Historically, Liberals tended to support disestablishment because of the discrimination (implied and actual) against dissenters. Today the Free Churches and Anglicans are closer than ever and usually collaborate very well at local level, especially on questions of charity and social work. I struggle to see how undermining the Christian voice in parliament will make for a better world – although there is a strong case for giving a greater role to the Free Churches and the leaders of other faiths in the Lords.

  • Well done for getting to use ‘antidisestablishmentarianism’ into a headline – even if if left room for nothing else 😉

    re: compulsory worship in schools… My comp ignored that ‘compulsion’ more years ago than I’d care to admit! So I don’t know how many schools (other than those affiliated to a particular faith) actually do have a morning assembly’ with hymns and prayers’?
    I suspect it is one of those laws like being illegal to walk cows along the pavement – long-lapsed in practice and no pressing need for reform.

  • Massimo Ricciuti 30th Nov '22 - 4:26pm

    Thank you, Mary. Very interesting
    article!

  • Nonconformistradical 30th Nov '22 - 6:55pm

    Declaring an interest – writing as an atheist

    @James Moore
    “Faith gives us moral guidance and a sense of duty to our fellow human beings.”

    Why do you need faith for those qualities? You have a brain – can’t you work it out for yourself?

    “How much of our mental health crisis is caused by the aggressively secular, materialistic world that has so little concern for the value of each individual human life?”

    Probably a lot. But I give you the example of a very religious (so he claims) and very wealthy politician – Jacob Rees Mogg.
    https://www.independent.co.uk/tv/news/jacob-rees-mogg-money-interview-v69811dc0
    “Jacob Rees-Mogg declares love for money as 12-year-old in unearthed interview
    Jacob Rees-Mogg declared his love for money as a 12-year-old during a newly uncovered interview, shared by the French National Audiovisual Institute.

    In the footage, the leader of the House of Commons is sitting in the back of a Rolls Royce in 1982, explaining why he “needs” money.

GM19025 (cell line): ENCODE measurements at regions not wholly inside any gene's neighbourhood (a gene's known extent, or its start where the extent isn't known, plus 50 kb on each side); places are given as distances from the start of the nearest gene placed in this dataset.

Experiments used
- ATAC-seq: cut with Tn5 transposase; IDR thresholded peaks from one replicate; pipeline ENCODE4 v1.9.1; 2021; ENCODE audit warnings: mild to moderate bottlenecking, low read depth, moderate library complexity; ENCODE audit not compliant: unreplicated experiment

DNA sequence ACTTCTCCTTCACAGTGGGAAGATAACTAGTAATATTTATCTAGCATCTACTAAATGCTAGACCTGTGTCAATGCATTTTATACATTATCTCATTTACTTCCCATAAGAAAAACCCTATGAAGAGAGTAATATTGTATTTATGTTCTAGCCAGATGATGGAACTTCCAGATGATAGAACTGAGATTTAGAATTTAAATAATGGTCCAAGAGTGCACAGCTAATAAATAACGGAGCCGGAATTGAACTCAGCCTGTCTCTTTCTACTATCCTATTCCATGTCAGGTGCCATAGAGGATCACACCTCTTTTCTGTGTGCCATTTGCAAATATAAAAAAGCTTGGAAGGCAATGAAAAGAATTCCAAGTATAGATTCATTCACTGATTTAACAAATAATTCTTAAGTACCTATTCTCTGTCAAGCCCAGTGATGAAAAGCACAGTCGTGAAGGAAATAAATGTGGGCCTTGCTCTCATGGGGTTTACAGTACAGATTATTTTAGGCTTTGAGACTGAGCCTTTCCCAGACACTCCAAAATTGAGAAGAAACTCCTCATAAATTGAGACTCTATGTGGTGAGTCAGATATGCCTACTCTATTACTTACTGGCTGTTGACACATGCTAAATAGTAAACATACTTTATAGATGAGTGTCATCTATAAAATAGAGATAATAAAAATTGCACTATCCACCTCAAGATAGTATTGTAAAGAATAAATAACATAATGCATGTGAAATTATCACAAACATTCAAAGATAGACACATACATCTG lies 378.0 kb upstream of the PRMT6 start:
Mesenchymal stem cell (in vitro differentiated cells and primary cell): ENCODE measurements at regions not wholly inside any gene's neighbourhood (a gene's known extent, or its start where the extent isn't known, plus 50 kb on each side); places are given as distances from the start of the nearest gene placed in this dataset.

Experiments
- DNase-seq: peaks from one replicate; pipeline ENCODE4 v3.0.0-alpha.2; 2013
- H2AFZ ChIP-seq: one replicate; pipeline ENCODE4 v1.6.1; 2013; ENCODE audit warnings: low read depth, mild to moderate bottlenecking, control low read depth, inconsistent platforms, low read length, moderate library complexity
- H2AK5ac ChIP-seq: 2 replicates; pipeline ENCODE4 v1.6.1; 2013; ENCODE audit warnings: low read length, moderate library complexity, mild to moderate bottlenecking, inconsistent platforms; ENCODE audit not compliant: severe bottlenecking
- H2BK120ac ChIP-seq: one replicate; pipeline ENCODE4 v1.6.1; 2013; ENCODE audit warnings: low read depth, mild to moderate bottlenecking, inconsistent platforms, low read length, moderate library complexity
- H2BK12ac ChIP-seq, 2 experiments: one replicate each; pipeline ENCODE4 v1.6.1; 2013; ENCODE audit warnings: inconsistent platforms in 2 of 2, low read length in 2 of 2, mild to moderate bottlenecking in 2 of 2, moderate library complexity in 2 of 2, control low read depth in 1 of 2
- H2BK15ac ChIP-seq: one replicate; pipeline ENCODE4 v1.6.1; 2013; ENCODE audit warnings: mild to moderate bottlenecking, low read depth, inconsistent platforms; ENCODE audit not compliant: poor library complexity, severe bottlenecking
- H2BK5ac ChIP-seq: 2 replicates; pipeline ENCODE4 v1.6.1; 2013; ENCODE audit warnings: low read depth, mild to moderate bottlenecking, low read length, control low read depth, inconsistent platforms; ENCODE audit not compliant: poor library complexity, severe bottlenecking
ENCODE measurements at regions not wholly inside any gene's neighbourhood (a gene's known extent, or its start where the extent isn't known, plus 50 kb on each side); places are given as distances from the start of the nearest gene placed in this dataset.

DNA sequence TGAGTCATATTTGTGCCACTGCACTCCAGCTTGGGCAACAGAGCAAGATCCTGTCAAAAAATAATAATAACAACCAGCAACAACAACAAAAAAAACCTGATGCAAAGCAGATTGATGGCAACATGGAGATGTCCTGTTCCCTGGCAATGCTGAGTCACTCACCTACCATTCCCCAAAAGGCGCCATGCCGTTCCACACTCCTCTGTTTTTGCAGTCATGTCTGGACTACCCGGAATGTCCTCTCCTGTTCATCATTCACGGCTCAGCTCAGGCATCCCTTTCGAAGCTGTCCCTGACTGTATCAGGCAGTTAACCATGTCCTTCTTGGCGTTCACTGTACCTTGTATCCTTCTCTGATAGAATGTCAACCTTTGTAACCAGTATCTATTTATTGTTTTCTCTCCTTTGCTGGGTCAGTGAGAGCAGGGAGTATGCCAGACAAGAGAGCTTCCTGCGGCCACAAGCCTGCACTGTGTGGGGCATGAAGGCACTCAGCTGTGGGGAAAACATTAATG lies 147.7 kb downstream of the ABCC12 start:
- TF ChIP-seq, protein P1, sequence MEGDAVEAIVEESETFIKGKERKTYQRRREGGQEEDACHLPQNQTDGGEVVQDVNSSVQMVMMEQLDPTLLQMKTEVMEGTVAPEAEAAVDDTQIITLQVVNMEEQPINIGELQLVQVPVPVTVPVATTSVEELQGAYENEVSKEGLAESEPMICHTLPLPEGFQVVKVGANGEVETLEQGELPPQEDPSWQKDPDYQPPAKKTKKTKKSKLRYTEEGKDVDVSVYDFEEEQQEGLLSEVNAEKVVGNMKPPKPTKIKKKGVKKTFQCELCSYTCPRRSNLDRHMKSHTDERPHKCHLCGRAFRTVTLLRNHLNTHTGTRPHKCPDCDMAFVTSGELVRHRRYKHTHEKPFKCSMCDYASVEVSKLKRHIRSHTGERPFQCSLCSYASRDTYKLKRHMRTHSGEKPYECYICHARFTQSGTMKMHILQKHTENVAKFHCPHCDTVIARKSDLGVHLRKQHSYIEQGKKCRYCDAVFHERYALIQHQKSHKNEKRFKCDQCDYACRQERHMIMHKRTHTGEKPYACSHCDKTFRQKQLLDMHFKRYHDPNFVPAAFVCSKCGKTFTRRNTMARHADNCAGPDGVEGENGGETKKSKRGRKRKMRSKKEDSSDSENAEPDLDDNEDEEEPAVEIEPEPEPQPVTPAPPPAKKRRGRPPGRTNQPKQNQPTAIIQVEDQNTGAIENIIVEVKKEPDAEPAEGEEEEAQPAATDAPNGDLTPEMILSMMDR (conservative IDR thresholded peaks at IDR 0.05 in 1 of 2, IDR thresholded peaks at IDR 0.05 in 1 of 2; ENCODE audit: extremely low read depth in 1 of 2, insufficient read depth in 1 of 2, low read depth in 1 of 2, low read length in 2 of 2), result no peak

“I love money, always have done,” Mogg says.

    “Why? Because you need money. With money, you can make more money. If you’ve got money, you can buy things that you want. I could buy this Rolls Royce, lovely.””

    I’m struggling to see much sense of duty there.

  • Mick Taylor 30th Nov '22 - 7:21pm

    As a member of a small largely Christian sect, the Quakers, I have never been able to understand the reason for an established church somehow raised above other churches or religions. Separation of church and state is as important as separation of the judiciary from parliament. I can see no place for bishops in a reformed second chamber, nor indeed any other faiths as of right. Members of any second chamber should have to be elected.

  • John McHugo 30th Nov '22 - 9:01pm

    @Nonconformistradical

    Declaring an interest – writing as a Catholic (and a Lib Dem),

    You might be interested to see that the spirituality or, perhaps, the religiosity, of Mr Rees-Mogg has been discussed before on LDV and attracted quite an interesting discussion back in November 2019. See https://www.libdemvoice.org/reesmogg-grenfell-and-catholic-social-teaching-62549.html.

  • Suzanne Fletcher 30th Nov '22 - 11:05pm

    It isn’t the theory I have a problem with, it is how it would happen.
    it wouldn’t just be deciding to disestablish, it would be unpicking lot of complicated little bits with all the rules and regs there are. Like deciding to Brexit didn’t mean it just happened, it will go on for decades sorting out all the bits.
    The issue is time. What goes in the parliamentary timetable, and there are more important things the church ought to be doing too (and I am not commenting on what is spends too much time on now!).
    Much as I agree with the theory of Bishops in the H of L, I must say that my own Bishop, Durham, does a splendid job on asylum, refugee and child poverty issues. In fact I don’t disagree with anything the Bishops do, so that does reduce the urgency.
    We have brilliant Peers, but of course the principle remains that there needs to be radical reform.

  • Laurence Cox 1st Dec '22 - 12:33am

    Declaring an interest – writing as an active Anglican.

    Concentrating on Bishops sitting in the House of Lords is really straining at a gnat, for their limited (and fixed) numbers do not have any real effect on a Government’s ability to get its business through. Far more important are the superannuated ex-ministers and Party donors. So, let’s turn the searchlight round and shine it on the politicians instead. Even keeping the Monarch as the titular head of the Church, why should a politician, the Prime Minister, have the power to decide which candidate’s name from the Appointments Commission should go forward to the Monarch. It is not that long in church terms since Maggie Thatcher blocked Jim Thompson’s appointment as Bishop of Birmingham (and she was brought up as a Methodist).

    Similarly, in other churches, their hierarchies can decide to allow same-sex marriages or blessings of them in church, even the Church of Wales has an opt-out written into the Same Sex Marriage Act, but for the CofE it is strictly illegal; even if every Bishop called for it and General Synod passed it unanimously, it cannot be changed without an Act of Parliament.

    The best argument for disestablishment is that the CofE should get power over itself back from the politicians. It was never given to them, only to the Monarch replacing the Bishop of Rome, and like other Royal Prerogatives grabbed by Prime Ministers later.